Cookies on Dublin People website
We use cookies to ensure that we give you the best experience on our website. We also use cookies to ensure we show you advertising that is relevant to you. If you continue without changing your settings, we'll assume that you are happy to receive all cookies on the Dublin People website. However, if you would like to, you can change your cookie settings at any time by amending your browser settings.
How does Dublin People use cookies?
Cookies enable us to identify your device, or you when you have logged in. We use cookies that are strictly necessary to enable you to move around the site or to provide certain basic features. We use cookies to enhance the functionality of the website by storing your preferences, for example. We also use cookies to help us to improve the performance of our website to provide you with a better user experience.
We don’t sell the information collected by cookies, nor do we disclose the information to third parties, except where required by law (for example to government bodies and law enforcement agencies).
Hide Message
  • Northside East

Runway works at the airport are now two-thirds complete

Tuesday, 28th November, 2017 1:00pm
Runway works at the airport are now two-thirds complete

Dublin Airport has seen further growth in passenger numbers this year. FILE PHOTO

Runway works at the airport are now two-thirds complete

Dublin Airport has seen further growth in passenger numbers this year. FILE PHOTO

WORK to resurface Dublin Airport’s main runway is more than two-thirds complete, it has been confirmed.

The runway, R10/28, which is 28-years-old, also needs an upgrade of its ground lighting system and a full replacement of all cabling and ducting.

The 18-month project, which started in November 2016, is essential to ensure the airport’s main runway can continue to operate safely.

Runway 10/28 is a critical element of Ireland’s infrastructure, according to Dublin Airport managing director, Vincent Harrison. 

“Our main runway has been the workhorse of Dublin Airport since it opened in 1989,” he said. “It has facilitated over four million aircraft take offs and landings since then and this upgrade work is vital to the ongoing safe operation of the airport.”

The project involves the full resurfacing of R10/28, which is 2,637m long, with three new layers of asphalt. Three taxiways serving the main runway have also been resurfaced. 

The runway ground lighting system is being upgraded with 1,700 new LED lights, which will reduce energy consumption by 66 per cent. More than 10 kilometres of new electrical ducting and 200 kilometres of electrical cabling is also being installed.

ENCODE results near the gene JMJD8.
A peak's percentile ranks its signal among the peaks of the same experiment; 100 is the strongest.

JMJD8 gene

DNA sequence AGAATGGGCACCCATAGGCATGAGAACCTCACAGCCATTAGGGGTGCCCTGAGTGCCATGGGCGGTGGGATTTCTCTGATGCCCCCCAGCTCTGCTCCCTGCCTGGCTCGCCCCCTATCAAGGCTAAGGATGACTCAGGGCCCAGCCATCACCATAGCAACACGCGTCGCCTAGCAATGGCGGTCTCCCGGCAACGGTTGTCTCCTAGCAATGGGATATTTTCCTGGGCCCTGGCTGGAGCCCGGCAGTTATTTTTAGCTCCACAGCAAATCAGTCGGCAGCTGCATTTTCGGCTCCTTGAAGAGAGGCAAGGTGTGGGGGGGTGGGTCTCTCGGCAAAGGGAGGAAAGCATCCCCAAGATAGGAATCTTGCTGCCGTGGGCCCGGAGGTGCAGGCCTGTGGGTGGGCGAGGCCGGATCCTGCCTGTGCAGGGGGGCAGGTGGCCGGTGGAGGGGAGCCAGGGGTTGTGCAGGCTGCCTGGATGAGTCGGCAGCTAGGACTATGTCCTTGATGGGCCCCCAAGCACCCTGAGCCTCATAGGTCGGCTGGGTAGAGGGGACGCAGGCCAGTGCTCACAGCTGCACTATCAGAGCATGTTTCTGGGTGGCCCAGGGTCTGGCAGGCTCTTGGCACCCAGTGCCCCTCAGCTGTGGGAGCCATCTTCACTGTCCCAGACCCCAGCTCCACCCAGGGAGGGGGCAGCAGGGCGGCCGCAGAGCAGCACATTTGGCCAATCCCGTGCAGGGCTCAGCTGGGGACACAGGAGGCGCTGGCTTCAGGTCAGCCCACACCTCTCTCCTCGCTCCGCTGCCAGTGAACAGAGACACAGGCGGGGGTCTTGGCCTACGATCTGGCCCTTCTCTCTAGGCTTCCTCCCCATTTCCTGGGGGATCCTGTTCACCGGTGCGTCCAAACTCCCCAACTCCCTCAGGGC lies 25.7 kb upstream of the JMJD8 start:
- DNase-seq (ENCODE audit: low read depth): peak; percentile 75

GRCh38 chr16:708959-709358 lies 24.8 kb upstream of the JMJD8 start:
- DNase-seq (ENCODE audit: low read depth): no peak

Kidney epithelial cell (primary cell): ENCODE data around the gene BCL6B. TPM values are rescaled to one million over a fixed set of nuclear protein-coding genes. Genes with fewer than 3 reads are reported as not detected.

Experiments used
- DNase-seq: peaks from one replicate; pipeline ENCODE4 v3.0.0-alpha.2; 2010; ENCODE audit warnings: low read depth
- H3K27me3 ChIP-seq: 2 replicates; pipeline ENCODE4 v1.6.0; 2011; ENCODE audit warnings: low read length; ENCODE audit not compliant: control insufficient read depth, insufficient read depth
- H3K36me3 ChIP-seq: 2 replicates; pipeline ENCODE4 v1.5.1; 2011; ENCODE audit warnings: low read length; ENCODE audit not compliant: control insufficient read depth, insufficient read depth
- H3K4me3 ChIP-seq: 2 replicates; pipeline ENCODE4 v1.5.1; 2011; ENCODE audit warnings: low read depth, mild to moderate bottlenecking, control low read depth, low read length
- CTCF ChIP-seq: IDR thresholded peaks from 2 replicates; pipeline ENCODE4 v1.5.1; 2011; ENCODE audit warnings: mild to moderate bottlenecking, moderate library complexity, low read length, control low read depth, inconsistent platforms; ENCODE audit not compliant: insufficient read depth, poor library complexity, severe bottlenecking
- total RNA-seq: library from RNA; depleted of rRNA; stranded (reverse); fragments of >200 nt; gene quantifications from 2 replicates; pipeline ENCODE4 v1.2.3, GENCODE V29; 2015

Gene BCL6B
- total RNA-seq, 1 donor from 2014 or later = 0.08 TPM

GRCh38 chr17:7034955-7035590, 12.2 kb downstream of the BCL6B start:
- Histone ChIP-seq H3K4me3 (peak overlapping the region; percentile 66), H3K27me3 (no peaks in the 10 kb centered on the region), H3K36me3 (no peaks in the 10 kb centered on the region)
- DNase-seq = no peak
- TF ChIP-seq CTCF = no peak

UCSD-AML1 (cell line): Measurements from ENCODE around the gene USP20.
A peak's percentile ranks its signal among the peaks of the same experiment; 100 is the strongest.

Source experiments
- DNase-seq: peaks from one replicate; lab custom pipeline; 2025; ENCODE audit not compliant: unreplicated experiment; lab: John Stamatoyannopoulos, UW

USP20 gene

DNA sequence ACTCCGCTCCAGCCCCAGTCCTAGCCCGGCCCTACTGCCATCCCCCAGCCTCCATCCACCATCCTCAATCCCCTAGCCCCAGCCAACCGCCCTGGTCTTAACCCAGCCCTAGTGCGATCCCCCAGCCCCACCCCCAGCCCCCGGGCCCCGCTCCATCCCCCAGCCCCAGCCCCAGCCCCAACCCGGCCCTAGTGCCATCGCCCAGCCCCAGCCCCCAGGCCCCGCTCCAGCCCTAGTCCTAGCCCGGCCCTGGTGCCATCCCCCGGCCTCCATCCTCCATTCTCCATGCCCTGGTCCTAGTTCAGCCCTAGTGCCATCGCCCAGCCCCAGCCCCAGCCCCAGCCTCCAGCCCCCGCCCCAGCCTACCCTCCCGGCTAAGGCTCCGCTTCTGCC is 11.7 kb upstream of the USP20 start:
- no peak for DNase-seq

Mr Harrison added: “This work is required to ensure that the main runway continues to meet the strict regulations governing the operation and specification of runways at major airports. It is a complex and challenging project because it is weather dependent and it can only be done at night-time as it requires the full closure of the airport’s main runway.”

Construction work had been taking place between 11pm and 5am nightly up to the end of October. However, due to shifts being lost because of low visibility, heavy rain and storms, the project start time was recently brought forward to 9pm to meet the end of April 2018 finish deadline.

Contractors have eight hours every night to mobilise over 200 workers and 150 items of construction plant to work on a 100 metre section of the runway. When all the equipment and contractors have left the site, the entire runway is put through a rigorous safety inspection to ensure it is ready for the first wave of early morning flight departures.

During the construction work, Dublin Airport’s oldest runway, R16/34, is being used, which has two flight paths for arriving and departing aircraft. The R16 flight path brings aircraft over rural areas of North Dublin, while the R34 approach is over South Dublin and across Dublin Bay to Clontarf, Artane, Beaumont, Santry and Turnapin.

The Irish Aviation Authority (IAA), which has responsibility for air traffic control services, gave a commitment that during the construction works the preferred inbound flight path for Dublin Airport’s secondary runway will be the northerly R16 approach, which brings aircraft over the least populated areas. 

The southerly R34 approach is only used if required due to wind direction and speed. For safety reasons, flights must take off and land into the wind.

Since the project started, 78 per cent of flights have been directed to the northerly flight path while 22 per cent of flights have been directed to the southerly approach.

Dublin Airport has welcomed more than 25.3 million passengers so far this year, which is a six per cent increase over the same period in 2016. 

More than 1.4 million extra passengers have travelled through the airport between January and October.

Dublin Airport has direct flights to more than 185 destinations in 41 countries operated by a total of 47 airlines.

 

Read the digital editions of the Dublin People Northside East, Northside West & Southside here